Russia's ABS sector is getting a jolt from an unlikely corner of the world: Greenwich, Connecticut. That's the base of boutique shop Greenwich Financial Services, which has teamed up with the brokerage arm of Moscow Narodny Bank, MNB Capital Markets, to jointly lead an auto-loan backed bond for Bank Soyuz.

"This is the first true-sale securitization in Russia," said William Frey, president of Greenwich. "It works in a similar manner as closed pool auto deals and MBS work in the United States."

Greenwich's push into Russian ABS came as a surprise to arrangers pitching securitization deals in Russia, said a London-based banker. More than a few players expected that a global name more established in EEMEA securitizations would make the first stab at Russian onshore assets.

The deal is split into five tranches. A-1 and A-2 tranches, rated Baa3' by Moody's Investors Service, will account for 88% of the deal's value, or roughly $55 million at the current value of the pool. A B tranche, rated B2', will equal about $5 million and a C equity tranche will total approximately $2.5 million. There is also an unrated A-3 tranche, that is not part of the 88% volume totaled by the other senior pieces. "The A-3 bond is a function of the economics of the other classes in the deal as well as unique tax and regulatory considerations," Frey said.

Slated to price by the end of the month, the transaction, registered as a Reg S, will embark on a roadshow in Europe next week. The arrangers are targeting European and Asian institutional investors such as insurance companies, asset managers and banks, according to Frey.

The allocation of the first two A tranches will depend on demand for each, Frey said. The main difference is that A-1 has a 8.75% interest rate cap, while A-2 has none. While there is no currency mismatch in the deal - the underlying collateral is in dollars - the auto loans do charge a fixed rate, which differs from the floating rate of the securitized paper. The loans have a weighted average yield of 9.9%.

The novelty of onshore assets in Russia and lack of domestic law covering the securitization of consumer loans trains a spotlight on the legal protections set up in this structure. "Due to some legal uncertainties with regards to the Russian legal environment in general and the untested nature of securitizations in particular, the transfer of the assets as well as most of the documentation is under UK law," said Yaron Ernst, vice president and senior credit officer at Moody's. "The legal opinion confirmed that Russian courts are expected to recognize the choice of English law in this respect. However, if this were not to be the case, the legal adviser is of the opinion that the transfer would still be effective under Russian law".

Added Greenwich's Frey: "We have a legal opinion that doesn't expect a clawback if the issuer were to become insolvent." The legal offices of Clifford Chance in both London and Moscow provided counsel for the structure.

In its presale report, Moody's also noted that a mortgage-backed securities law passed in November 2003 marks an important step towards establishing a more a generalized securitization framework in Russia. The MBS law doesn't govern this transaction, however, as it is backed by auto loans.

The SPV is constituted in the Netherlands for the tax and structural advantages that confers on the originator, according to Frey.

Servicing for the deal is decentralized. "In order to make payments, the borrowers have to visit one of Bank Soyuz's branches: there is no direct debit or other possible way of payment," Moody's said in a report.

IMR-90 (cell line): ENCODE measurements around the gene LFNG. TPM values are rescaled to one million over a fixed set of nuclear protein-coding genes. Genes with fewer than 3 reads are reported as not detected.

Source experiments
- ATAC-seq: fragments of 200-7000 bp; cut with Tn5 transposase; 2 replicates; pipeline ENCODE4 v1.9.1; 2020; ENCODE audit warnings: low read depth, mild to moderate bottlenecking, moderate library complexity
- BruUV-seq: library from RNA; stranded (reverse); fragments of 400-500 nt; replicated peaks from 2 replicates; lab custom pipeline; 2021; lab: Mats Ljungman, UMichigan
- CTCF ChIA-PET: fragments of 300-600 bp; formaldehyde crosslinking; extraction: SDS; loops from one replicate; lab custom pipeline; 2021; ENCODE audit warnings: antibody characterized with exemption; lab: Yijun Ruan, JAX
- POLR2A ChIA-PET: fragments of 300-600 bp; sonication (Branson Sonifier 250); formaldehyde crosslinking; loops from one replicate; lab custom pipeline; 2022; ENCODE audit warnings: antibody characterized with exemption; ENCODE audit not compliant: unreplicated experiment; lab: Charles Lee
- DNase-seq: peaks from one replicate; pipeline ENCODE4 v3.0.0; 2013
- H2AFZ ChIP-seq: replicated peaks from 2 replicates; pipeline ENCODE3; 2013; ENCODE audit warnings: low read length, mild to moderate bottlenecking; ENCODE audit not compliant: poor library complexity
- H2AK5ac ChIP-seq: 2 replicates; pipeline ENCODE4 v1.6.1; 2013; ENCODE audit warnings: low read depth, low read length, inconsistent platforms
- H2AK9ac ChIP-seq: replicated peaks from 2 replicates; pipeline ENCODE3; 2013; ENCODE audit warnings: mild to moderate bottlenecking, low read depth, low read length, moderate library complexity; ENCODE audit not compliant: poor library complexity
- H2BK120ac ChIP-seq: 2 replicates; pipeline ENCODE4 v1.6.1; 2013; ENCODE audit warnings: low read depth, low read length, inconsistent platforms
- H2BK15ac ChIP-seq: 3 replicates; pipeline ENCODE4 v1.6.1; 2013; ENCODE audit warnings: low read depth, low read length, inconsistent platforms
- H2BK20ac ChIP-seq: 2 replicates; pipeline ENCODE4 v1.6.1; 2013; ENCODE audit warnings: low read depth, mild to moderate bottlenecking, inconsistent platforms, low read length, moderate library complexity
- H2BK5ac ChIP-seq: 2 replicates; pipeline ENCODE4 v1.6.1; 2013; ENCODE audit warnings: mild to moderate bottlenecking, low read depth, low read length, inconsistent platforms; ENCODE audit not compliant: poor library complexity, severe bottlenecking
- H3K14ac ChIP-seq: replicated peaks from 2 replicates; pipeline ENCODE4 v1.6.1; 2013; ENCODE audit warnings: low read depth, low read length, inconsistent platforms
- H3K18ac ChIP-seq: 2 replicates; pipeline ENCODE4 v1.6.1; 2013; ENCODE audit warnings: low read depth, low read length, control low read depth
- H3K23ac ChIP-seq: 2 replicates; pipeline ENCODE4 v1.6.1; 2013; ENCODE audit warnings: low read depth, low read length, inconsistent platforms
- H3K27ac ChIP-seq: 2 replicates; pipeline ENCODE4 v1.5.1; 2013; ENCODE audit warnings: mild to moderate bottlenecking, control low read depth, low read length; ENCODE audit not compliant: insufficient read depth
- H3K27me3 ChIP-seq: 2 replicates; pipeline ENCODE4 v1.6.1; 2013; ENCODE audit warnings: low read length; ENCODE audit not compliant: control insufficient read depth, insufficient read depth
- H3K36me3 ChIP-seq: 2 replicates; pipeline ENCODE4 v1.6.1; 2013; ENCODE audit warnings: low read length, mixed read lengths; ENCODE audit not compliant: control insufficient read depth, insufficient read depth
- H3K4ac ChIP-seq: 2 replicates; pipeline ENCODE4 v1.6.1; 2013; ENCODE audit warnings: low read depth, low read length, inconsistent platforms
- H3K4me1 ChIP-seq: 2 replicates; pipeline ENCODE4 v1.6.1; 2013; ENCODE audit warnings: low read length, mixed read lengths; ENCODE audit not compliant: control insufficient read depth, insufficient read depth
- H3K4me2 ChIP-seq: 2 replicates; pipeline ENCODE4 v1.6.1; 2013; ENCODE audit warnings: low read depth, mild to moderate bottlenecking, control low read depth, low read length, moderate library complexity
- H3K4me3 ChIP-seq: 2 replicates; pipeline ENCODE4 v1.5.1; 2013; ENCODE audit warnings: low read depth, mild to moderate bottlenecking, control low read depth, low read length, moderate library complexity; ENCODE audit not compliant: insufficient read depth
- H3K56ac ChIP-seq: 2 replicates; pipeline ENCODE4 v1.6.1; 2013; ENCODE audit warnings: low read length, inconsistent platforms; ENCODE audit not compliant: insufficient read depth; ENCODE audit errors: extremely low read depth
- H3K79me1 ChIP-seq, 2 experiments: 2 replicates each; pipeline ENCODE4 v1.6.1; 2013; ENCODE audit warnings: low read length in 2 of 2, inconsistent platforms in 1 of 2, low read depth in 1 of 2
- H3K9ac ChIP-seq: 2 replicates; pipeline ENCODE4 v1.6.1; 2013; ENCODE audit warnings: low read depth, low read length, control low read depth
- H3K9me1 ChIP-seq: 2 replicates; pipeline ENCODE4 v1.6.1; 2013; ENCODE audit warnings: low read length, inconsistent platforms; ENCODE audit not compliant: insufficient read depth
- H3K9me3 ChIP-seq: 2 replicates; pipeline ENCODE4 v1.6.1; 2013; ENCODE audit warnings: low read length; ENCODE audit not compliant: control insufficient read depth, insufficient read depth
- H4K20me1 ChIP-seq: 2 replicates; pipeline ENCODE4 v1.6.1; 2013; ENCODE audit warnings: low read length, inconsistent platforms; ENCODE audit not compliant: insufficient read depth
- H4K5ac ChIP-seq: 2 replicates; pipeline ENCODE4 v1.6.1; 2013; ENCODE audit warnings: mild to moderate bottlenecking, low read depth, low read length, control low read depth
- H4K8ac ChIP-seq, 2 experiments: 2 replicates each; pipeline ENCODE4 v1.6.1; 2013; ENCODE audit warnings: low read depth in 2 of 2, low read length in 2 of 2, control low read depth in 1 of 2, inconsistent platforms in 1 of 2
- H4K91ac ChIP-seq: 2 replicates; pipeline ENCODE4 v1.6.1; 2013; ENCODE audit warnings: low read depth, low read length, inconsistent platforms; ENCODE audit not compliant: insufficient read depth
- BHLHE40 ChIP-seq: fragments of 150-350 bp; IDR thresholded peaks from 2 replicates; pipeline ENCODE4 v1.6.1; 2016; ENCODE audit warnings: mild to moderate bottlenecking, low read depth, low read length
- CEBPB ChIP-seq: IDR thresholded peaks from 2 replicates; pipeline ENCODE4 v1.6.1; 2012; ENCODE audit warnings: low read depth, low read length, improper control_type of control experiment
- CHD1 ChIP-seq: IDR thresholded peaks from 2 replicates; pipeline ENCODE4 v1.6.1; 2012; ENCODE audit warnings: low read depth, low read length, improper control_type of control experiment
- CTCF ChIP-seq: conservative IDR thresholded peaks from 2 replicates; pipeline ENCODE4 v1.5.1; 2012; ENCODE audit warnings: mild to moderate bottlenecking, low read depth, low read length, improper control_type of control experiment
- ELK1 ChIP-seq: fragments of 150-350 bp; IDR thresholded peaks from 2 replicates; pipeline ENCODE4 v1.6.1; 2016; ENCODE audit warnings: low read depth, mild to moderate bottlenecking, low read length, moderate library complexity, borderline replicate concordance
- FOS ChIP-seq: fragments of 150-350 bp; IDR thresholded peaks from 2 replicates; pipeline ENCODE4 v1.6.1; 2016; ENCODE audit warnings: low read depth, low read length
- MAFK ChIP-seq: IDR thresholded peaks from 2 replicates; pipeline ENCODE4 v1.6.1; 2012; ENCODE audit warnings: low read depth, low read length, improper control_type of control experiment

Decentralized servicing has proved troublesome in the U.S. market. For instance, highly rated consumer loan-backed deals from U.S. furniture retailer Heilig-Meyers defaulted when the store filed bankruptcy in August 2000 and borrowers could not make payments at the closed-down stores. Difficulties in making payments, however, are not a concern in the Soyuz transaction, according to Moody's Ernst and Greenwich's Frey. One reason is that that all the borrowers are from Moscow and the bank also has branches in St. Petersburg, Miass, Irkutsk, and other cities. Frey also noted that Soyuz has affiliate relationships with other financial institutions and that back-up servicer Russian Standard Bank has an extensive branch network. In its pre-sale, Moody's noted Russian Standard's "advanced IT platform" and "its own debt recovery agency" as major strengths. Heilig, of course, had no back-up servicer. Moody's rates Russian Standard Bank Ba3'.

In structuring the deal, Frey said that subordination was the most economically efficient enhancement for this particular transaction.

Among the transaction's strengths is the fact that the underlying loans are both prime collateral and a static pool, as well as the backup servicing agreement with Standard Bank, according to Moody's. Credit weaknesses include the lack of historical data on the portfolio, given that most of the loans were originated in 2004.

The portfolio consists of 4,153 loans secured by new upscale foreign vehicles. All the loans have been extended in the Moscow area over 2004 and early 2005. The weighted average LTV is about 70%.

Bank Soyuz was formed in 1992 as Bank Alina-Moscow and took on its current name in 2003 when it merged with Avtogazbank, Sibirsky Regional Bank and Narodny Bank for Savings. Soyuz posted assets of the local currency equivalent of $1.4 billion.

More existing assets are up ahead, according to Benedicte Pfister, managing director at Moody's. She said there was strong market interest for new transactions "both on the auto/consumer loan and residential mortgage sides."

(c) 2005 Asset Securitization Report and SourceMedia, Inc. All Rights Reserved.

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